Among this first collection titled ‘Corolle’, was the iconic ‘Bar suit’ which became one of the most popular designs of the line. Dior’s couture house was inundated with orders. Rita Hayworth picked out an evening gown for the première of her new movie, Gilda. The ballerina, Margot Fonteyn, bought a suit. Starting with his first collection Dior helped to put Paris back on the fashion map. The US couture clients came back in force for the autumn 1947 collections. Dior was also invited to stage a private presentation of that season’s show for the British Royal Family in London, although King George VI forbade the young princesses, Elizabeth and Margaret, from wearing the New Look lest it set a bad example at a time when rationing was still in force for the general public.
Constructing and Expanding the Brand
Behind the scenes Jacques Rouët helped manage and built up the Dior business. The traditional Paris couture houses were small operations making bespoke clothes for private clients. Some couturiers had diversified into other products: notably Chanel and Jean Patou into perfume, and Elsa Schiaparelli into hosiery. Both Boussac and Rouët realised that a lucrative move forward would be for the House of Dior to diversify further afield into more products and international markets. Eager to capitalise on the publicity generated by the New Look, they opened a luxury ready-to-wear boutique on New York’s Fifth Avenue, and another branch dedicated to selling furs on Avenue Montaigne. When a US hosiery company offered the House of Dior the then-enormous fee of $10,000 for the rights to manufacture their stockings, the foot of which was designed by Dior himself, the couturier proposed waiving the fee in favour of a percentage of the product’s sales, thereby introducing the royalty payment system to fashion. Remarkably Dior had soon reached his dream of being able to fully dress a woman, even providing undergarments. In this respect Dior even launched a perfume, named ‘Miss Dior’, allegedly a tribute to his sister Catherine who had survived the Ravensbrück concentration camp. The only item Christian Dior did not design himself were shoes, for which he eventually turned to Roger Vivier.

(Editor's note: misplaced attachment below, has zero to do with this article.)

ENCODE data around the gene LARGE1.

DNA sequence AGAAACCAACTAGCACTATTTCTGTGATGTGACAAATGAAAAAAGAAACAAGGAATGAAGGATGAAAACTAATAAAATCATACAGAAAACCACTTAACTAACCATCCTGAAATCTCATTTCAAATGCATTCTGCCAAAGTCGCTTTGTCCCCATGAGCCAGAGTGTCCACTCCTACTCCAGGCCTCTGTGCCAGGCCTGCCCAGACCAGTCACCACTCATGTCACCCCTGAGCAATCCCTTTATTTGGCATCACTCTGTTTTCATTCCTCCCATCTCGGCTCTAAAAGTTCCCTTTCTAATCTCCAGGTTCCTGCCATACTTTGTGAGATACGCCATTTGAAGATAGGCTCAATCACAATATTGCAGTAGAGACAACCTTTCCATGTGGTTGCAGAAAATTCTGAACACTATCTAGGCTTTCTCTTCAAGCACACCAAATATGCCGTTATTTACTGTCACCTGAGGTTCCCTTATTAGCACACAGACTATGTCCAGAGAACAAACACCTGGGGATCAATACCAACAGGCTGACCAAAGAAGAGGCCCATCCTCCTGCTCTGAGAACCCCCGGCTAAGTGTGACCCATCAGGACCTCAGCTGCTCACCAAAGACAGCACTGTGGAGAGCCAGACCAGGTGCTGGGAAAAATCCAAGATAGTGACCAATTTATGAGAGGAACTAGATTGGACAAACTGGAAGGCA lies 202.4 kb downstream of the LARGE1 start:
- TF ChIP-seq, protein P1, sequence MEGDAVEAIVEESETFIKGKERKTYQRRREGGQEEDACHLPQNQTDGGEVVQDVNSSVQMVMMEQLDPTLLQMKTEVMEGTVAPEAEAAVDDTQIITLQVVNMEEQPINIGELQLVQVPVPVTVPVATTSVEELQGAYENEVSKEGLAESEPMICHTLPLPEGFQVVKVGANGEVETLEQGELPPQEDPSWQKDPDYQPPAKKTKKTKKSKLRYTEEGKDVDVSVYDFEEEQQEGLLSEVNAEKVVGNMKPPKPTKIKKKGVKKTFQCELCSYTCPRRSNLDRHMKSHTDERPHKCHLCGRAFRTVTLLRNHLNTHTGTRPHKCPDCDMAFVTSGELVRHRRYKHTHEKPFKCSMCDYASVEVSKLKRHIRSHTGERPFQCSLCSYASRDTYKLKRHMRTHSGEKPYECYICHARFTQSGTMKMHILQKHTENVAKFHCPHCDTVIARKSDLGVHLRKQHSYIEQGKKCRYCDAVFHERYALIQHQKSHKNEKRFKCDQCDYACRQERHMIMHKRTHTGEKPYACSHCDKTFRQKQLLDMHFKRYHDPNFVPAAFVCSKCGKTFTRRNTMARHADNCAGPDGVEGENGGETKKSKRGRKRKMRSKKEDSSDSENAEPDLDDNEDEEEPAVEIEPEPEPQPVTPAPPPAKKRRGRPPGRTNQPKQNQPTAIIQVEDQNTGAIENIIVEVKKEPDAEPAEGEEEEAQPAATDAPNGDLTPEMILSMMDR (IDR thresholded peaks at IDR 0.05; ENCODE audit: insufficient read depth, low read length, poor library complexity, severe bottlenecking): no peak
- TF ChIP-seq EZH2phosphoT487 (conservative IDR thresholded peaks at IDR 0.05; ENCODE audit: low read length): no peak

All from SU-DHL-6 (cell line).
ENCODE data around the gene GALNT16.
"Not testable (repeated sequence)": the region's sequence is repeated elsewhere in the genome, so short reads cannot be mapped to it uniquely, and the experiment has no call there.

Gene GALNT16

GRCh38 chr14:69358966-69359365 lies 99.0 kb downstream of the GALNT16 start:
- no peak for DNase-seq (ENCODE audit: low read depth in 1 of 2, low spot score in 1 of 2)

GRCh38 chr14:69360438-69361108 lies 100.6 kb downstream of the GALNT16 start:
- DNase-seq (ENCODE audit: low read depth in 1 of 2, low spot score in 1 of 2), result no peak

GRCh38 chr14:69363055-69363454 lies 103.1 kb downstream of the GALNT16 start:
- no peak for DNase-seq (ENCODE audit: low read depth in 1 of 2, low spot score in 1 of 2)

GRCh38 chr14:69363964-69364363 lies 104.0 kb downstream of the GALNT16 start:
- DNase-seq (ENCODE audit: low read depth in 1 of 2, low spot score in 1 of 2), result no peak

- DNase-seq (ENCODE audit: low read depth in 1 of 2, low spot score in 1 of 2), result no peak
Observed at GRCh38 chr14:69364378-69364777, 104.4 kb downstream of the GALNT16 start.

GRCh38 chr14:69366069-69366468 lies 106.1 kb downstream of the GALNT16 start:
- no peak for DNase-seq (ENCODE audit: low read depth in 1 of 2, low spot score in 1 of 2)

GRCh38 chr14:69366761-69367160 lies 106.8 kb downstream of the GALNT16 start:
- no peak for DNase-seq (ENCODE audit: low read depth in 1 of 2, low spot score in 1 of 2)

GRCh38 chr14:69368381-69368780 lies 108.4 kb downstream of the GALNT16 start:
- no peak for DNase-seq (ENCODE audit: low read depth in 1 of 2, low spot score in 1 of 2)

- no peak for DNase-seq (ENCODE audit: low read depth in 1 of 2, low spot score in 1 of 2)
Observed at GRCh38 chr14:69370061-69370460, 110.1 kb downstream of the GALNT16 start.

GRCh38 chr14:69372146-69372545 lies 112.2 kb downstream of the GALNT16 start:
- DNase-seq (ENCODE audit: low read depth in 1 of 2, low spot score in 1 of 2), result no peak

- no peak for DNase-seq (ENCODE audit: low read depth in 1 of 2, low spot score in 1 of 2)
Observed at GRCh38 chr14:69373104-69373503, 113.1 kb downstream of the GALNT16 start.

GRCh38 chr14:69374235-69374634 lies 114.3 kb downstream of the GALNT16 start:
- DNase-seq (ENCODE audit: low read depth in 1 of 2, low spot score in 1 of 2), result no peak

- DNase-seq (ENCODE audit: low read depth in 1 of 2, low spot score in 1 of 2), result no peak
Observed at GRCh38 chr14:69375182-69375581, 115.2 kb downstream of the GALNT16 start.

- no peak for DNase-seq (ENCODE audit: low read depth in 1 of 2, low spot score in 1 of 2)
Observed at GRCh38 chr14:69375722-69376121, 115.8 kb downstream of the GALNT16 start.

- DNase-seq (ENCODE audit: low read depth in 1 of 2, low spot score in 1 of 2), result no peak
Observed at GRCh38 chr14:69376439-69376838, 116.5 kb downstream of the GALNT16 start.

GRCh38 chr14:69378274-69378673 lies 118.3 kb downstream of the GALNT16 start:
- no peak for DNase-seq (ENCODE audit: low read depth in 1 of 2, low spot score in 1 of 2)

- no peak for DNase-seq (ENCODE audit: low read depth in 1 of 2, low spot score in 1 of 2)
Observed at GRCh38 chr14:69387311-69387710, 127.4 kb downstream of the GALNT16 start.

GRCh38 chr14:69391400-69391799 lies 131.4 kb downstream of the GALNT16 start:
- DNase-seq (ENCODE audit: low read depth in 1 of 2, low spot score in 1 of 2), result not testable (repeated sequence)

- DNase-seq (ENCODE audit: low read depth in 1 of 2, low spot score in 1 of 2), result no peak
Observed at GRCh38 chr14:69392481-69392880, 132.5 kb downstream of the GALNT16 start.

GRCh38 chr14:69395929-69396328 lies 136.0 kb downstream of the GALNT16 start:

The newly wealthy Dior bought and converted the Moulin du Couder at Milly-la-Forêt, near Fontainebleau outside Paris where he could indulge his love of art, antiques and gardening. Shortly thereafter he also bought a small house on Boulevard Jules Sandeau in Passy. Still shy, he left socialising to Suzanne Luling, his vivacious and talented sales director, and he grew even more superstitious with age. Every collection included a coat called the ‘Granville’, named after his birthplace, and at least one model wore a bunch of his favourite flower, lily of the valley. Moreover Dior never began a couture show without having consulted his tarot card reader.
Throughout the 1950s Christian Dior was one of the more successful haute couture houses in Paris. Although there were other fashion designers that rivalled Dior, among which were Pierre Balmain, and Cristóbal Balenciaga, neither of these designers could count on the strategic support system and structure available to Dior As well as Jacques Rouët and Suzanne Luling mentioned above, Dior had the ‘three muses’ who worked with him on the collections: Raymonde Zehnacker who managed the studio; Marguerite Carré, head of the workrooms; and Germaine Bricard, the glamorous hat designer.
The house was run along rigidly hierarchical lines. Each of the vendeuses (sales assistants), had their own clients with whom they were expected to nurture friendly relationships. The ateliers, or workrooms, were staffed by seamstresses, many of whom had worked there since leaving school. During the twice-yearly haute couture shows in late January and early August, some 2,500 people filed in and out of the Dior salons to see the new collections. Each show included up to two hundred outfits and lasted as long as two and a half hours. The models, or ‘mannequins’ as they were then called, came from the same privileged backgrounds as the clients and were hired in different shapes and sizes to show how the clothes would look on different women. The biggest clients were North American: Hollywood stars, New York socialites and department store buyers who bought the exclusive rights to individual designs to be made up by their own seamstresses. Marshall Fields, the Chicago store, had nine couture workshops and a marble-lined salon, ‘The 28th Shop’. Discount clothing chains, like Ohrbach, were allowed to attend the shows on condition that they bought a minimum number of outfits, which they were then allowed to copy stitch for stitch into ‘knock-off’ lines.